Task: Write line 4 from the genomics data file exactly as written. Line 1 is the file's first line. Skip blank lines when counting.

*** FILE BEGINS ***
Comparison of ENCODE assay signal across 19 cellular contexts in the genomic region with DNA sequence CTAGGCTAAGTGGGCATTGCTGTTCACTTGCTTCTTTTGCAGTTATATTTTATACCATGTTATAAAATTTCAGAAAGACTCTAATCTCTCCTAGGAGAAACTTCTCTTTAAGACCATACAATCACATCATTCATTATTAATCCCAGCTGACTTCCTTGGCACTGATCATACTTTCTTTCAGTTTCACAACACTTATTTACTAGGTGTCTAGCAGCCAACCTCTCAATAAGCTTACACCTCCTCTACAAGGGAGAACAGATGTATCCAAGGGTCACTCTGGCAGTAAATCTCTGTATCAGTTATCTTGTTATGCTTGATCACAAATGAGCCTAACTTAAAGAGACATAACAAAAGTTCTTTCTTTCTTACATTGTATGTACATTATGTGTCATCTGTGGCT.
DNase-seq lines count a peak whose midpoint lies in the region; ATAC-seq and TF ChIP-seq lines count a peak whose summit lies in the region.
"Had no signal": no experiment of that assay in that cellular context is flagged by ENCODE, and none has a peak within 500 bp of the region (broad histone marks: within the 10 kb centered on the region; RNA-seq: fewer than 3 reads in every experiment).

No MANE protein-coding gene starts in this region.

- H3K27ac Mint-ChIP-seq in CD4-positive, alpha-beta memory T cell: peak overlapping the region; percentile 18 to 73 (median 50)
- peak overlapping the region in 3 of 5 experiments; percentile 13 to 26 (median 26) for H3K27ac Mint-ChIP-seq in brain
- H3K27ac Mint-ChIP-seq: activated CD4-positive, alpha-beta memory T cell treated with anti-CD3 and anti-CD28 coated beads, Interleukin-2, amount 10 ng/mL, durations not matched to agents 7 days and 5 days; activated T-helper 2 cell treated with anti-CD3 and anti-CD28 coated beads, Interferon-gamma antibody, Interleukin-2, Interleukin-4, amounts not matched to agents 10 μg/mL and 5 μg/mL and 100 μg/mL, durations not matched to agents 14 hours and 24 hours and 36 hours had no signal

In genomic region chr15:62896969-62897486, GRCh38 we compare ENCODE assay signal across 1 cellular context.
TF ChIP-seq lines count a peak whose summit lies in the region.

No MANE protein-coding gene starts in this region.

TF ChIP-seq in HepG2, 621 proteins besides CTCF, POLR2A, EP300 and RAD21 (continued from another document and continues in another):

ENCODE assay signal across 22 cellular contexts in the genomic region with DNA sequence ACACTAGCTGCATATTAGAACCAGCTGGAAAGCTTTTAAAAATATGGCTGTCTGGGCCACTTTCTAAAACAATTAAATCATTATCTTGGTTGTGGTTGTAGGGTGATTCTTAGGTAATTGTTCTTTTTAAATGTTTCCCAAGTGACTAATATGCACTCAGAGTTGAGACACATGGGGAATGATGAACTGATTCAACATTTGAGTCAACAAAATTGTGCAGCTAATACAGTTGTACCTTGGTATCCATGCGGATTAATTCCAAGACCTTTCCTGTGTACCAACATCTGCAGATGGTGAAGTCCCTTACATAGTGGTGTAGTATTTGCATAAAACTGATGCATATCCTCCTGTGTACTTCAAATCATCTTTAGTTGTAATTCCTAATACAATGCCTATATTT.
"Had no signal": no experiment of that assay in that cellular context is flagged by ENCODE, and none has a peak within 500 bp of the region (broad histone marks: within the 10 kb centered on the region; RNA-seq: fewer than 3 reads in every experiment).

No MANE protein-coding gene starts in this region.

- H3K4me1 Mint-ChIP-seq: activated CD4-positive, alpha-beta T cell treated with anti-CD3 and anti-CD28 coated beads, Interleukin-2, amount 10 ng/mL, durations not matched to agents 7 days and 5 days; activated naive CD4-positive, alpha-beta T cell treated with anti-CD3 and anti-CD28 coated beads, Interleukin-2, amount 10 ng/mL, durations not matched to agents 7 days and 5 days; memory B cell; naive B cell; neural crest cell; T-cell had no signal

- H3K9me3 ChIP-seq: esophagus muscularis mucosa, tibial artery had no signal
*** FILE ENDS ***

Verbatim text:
No MANE protein-coding gene starts in this region.